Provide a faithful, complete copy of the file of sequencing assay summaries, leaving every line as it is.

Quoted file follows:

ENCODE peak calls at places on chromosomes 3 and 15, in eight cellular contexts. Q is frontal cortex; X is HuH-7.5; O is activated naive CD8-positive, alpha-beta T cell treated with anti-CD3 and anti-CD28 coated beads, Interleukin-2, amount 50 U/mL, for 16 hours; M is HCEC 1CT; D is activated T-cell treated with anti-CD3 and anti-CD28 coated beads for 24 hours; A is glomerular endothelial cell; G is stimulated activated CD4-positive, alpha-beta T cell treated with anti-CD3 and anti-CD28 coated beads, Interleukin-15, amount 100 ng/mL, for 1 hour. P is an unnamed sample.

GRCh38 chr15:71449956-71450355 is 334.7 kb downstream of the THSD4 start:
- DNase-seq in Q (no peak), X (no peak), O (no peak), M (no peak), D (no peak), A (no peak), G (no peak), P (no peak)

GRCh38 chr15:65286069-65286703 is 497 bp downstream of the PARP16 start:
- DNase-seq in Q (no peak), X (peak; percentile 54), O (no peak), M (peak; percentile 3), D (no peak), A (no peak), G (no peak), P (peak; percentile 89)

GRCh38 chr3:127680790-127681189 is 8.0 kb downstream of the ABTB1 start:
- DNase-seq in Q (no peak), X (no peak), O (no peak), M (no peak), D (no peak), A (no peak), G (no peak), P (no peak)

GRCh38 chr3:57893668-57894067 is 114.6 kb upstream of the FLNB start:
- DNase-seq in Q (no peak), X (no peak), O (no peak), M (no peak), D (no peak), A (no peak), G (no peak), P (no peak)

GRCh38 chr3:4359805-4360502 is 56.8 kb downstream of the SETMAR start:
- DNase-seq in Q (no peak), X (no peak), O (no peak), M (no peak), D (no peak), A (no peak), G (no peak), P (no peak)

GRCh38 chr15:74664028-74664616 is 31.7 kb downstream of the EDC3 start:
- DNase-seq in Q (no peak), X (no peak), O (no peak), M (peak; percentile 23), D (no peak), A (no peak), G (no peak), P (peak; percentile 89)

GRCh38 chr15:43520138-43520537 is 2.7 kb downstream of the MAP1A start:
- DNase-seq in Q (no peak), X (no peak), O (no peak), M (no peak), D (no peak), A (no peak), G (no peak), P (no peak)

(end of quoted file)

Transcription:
ENCODE peak calls at places on chromosomes 3 and 15, in eight cellular contexts. Q is frontal cortex; X is HuH-7.5; O is activated naive CD8-positive, alpha-beta T cell treated with anti-CD3 and anti-CD28 coated beads, Interleukin-2, amount 50 U/mL, for 16 hours; M is HCEC 1CT; D is activated T-cell treated with anti-CD3 and anti-CD28 coated beads for 24 hours; A is glomerular endothelial cell; G is stimulated activated CD4-positive, alpha-beta T cell treated with anti-CD3 and anti-CD28 coated beads, Interleukin-15, amount 100 ng/mL, for 1 hour. P is an unnamed sample.

GRCh38 chr15:71449956-71450355 is 334.7 kb downstream of the THSD4 start:
- DNase-seq in Q (no peak), X (no peak), O (no peak), M (no peak), D (no peak), A (no peak), G (no peak), P (no peak)

GRCh38 chr15:65286069-65286703 is 497 bp downstream of the PARP16 start:
- DNase-seq in Q (no peak), X (peak; percentile 54), O (no peak), M (peak; percentile 3), D (no peak), A (no peak), G (no peak), P (peak; percentile 89)

GRCh38 chr3:127680790-127681189 is 8.0 kb downstream of the ABTB1 start:
- DNase-seq in Q (no peak), X (no peak), O (no peak), M (no peak), D (no peak), A (no peak), G (no peak), P (no peak)

GRCh38 chr3:57893668-57894067 is 114.6 kb upstream of the FLNB start:
- DNase-seq in Q (no peak), X (no peak), O (no peak), M (no peak), D (no peak), A (no peak), G (no peak), P (no peak)

GRCh38 chr3:4359805-4360502 is 56.8 kb downstream of the SETMAR start:
- DNase-seq in Q (no peak), X (no peak), O (no peak), M (no peak), D (no peak), A (no peak), G (no peak), P (no peak)

GRCh38 chr15:74664028-74664616 is 31.7 kb downstream of the EDC3 start:
- DNase-seq in Q (no peak), X (no peak), O (no peak), M (peak; percentile 23), D (no peak), A (no peak), G (no peak), P (peak; percentile 89)

GRCh38 chr15:43520138-43520537 is 2.7 kb downstream of the MAP1A start:
- DNase-seq in Q (no peak), X (no peak), O (no peak), M (no peak), D (no peak), A (no peak), G (no peak), P (no peak)